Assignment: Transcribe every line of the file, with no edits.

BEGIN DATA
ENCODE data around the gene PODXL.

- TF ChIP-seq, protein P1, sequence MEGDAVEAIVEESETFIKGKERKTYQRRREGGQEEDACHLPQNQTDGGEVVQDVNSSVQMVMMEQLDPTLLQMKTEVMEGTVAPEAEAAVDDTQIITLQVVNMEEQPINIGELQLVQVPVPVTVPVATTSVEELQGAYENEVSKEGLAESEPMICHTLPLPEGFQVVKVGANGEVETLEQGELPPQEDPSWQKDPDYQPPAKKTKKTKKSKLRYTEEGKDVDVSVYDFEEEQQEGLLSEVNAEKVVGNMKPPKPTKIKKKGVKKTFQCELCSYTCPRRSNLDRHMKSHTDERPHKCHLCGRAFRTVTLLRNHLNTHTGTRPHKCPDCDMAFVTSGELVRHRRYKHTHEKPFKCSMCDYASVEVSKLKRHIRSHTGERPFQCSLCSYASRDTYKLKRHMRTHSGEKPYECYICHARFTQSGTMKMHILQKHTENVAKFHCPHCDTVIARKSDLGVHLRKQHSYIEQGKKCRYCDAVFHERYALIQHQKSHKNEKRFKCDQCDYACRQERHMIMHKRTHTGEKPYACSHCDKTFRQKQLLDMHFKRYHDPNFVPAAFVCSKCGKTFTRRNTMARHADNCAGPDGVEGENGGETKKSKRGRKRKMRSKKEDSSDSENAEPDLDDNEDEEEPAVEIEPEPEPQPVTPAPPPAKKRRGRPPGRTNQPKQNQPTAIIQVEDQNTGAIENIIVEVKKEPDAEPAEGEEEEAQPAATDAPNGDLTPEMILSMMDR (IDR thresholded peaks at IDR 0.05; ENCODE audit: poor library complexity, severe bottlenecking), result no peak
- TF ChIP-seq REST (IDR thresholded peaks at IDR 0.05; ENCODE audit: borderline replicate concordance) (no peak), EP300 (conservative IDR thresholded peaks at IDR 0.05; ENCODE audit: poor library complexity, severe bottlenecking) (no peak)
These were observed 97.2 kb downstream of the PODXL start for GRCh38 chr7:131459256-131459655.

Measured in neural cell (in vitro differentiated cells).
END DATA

ENCODE data around the gene PODXL.

- TF ChIP-seq, protein P1, sequence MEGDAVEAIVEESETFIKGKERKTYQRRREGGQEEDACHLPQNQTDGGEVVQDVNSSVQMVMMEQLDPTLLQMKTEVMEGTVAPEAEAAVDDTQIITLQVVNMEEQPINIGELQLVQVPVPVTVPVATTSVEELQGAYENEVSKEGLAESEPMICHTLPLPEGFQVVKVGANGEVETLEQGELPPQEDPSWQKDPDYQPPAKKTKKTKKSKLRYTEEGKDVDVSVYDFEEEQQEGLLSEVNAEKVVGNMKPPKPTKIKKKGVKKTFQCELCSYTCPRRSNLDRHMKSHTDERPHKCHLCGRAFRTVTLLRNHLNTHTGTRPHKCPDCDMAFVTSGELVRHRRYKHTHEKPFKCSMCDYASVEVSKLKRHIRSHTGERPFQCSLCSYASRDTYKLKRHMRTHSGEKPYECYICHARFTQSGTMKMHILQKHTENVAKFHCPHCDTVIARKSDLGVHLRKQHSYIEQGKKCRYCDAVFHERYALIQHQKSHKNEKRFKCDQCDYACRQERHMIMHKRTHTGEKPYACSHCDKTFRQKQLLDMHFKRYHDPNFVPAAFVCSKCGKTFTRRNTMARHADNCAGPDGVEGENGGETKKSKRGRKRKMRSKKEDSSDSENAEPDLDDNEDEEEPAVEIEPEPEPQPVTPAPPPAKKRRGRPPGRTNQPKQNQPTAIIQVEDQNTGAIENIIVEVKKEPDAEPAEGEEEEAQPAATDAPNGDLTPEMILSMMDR (IDR thresholded peaks at IDR 0.05; ENCODE audit: poor library complexity, severe bottlenecking), result no peak
- TF ChIP-seq REST (IDR thresholded peaks at IDR 0.05; ENCODE audit: borderline replicate concordance) (no peak), EP300 (conservative IDR thresholded peaks at IDR 0.05; ENCODE audit: poor library complexity, severe bottlenecking) (no peak)
These were observed 97.2 kb downstream of the PODXL start for GRCh38 chr7:131459256-131459655.

Measured in neural cell (in vitro differentiated cells).